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Title: Duration and magnitude of the postoperative risk of venous thromboembolism in middle aged women: prospective cohort study.
Authors: Sweetland S,  Green J,  Liu B,  Berrington de González A,  Canonico M,  Reeves G,  Beral V,  Million Women Study collaborators
Journal: BMJ
Date: 2009
Branches: REB
PubMed ID: 19959589
PMC ID: PMC2788913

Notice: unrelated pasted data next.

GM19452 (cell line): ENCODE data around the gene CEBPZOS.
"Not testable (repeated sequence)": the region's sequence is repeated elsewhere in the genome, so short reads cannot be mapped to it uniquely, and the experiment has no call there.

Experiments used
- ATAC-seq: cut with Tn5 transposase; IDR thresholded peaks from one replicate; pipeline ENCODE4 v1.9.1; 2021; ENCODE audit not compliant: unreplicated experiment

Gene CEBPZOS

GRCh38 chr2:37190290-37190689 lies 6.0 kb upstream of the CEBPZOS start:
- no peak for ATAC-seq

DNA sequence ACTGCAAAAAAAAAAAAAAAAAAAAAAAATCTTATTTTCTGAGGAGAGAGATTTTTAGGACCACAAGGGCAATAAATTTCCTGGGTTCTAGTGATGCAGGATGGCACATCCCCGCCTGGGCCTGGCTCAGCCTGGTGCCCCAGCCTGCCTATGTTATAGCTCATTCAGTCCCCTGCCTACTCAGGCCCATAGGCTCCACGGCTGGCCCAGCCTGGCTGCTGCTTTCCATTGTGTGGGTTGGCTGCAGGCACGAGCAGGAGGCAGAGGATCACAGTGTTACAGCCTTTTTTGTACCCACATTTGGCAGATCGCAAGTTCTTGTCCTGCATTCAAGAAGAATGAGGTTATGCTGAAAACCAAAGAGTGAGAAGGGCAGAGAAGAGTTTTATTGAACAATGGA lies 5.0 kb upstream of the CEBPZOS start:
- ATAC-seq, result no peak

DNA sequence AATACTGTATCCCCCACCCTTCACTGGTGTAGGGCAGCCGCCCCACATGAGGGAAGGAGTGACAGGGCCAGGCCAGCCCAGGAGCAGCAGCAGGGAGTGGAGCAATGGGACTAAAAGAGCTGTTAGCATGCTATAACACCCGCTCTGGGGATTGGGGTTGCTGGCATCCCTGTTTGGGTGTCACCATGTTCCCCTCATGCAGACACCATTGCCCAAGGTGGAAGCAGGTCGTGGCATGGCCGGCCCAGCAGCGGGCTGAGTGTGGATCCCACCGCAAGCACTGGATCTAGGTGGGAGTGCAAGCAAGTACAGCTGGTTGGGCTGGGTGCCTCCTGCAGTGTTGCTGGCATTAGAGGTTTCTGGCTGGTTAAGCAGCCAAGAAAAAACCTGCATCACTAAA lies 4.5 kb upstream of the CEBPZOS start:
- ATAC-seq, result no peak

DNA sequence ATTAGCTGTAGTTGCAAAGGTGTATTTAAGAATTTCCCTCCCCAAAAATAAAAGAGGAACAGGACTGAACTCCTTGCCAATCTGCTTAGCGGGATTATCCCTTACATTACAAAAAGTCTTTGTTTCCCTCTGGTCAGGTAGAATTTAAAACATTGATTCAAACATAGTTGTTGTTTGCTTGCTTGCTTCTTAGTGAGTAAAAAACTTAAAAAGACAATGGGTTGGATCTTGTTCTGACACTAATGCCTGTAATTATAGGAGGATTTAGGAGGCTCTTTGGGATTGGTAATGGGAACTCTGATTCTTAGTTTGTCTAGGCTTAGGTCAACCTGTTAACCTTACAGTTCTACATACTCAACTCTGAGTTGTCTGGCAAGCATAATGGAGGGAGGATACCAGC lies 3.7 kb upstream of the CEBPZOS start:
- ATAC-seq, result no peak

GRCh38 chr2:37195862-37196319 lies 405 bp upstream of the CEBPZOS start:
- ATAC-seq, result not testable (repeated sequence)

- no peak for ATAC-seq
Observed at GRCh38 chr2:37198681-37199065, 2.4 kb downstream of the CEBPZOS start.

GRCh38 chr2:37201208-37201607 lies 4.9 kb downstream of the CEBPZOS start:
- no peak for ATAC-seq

Abstract: OBJECTIVE: To examine the duration and magnitude of increased risk of venous thromboembolism after different types of surgery. DESIGN: Prospective cohort study (Million Women Study). SETTING: Questionnaire data from the Million Women Study linked with hospital admission and death records. PARTICIPANTS: 947 454 middle aged women in the United Kingdom recruited in 1996-2001 and followed by record linkage to routinely collected NHS data on hospital admissions and deaths. During follow-up 239 614 admissions were for surgery; 5419 women were admitted, and a further 270 died, from venous thromboembolism. MAIN OUTCOME MEASURES: Adjusted relative risks and standardised incidence rates for hospital admission or death from venous thromboembolism (pulmonary embolism or deep vein thrombosis), by time since and type of surgery. RESULTS: Compared with not having surgery, women were 70 times more likely to be admitted with venous thromboembolism in the first six weeks after an inpatient operation (relative risk 69.1, 95% confidence interval 63.1 to 75.6) and 10 times more likely after a day case operation (9.6, 8.0 to 11.5). The risks were lower but still substantially increased 7-12 weeks after surgery (19.6, 16.6 to 23.1 and 5.5, 4.3 to 7.0, respectively). This pattern of risk was similar for pulmonary embolism (n=2487) and deep venous thrombosis (n=3529). The postoperative risks of venous thromboembolism varied considerably by surgery type, with highest relative risks after inpatient surgery for hip or knee replacement and for cancer-1-6 weeks after surgery the relative risks were, respectively, 220.6 (187.8 to 259.2) and 91.6 (73.9 to 113.4). CONCLUSION: The risk of deep vein thrombosis and pulmonary embolism after surgery is substantially increased in the first 12 postoperative weeks, and varies considerably by type of surgery. An estimated 1 in 140 middle aged women undergoing inpatient surgery in the UK will be admitted with venous thromboembolism during the 12 weeks after surgery (1 in 45 after hip or knee replacement and 1 in 85 after surgery for cancer), compared with 1 in 815 after day case surgery and only 1 in 6200 women during a 12 week period without surgery.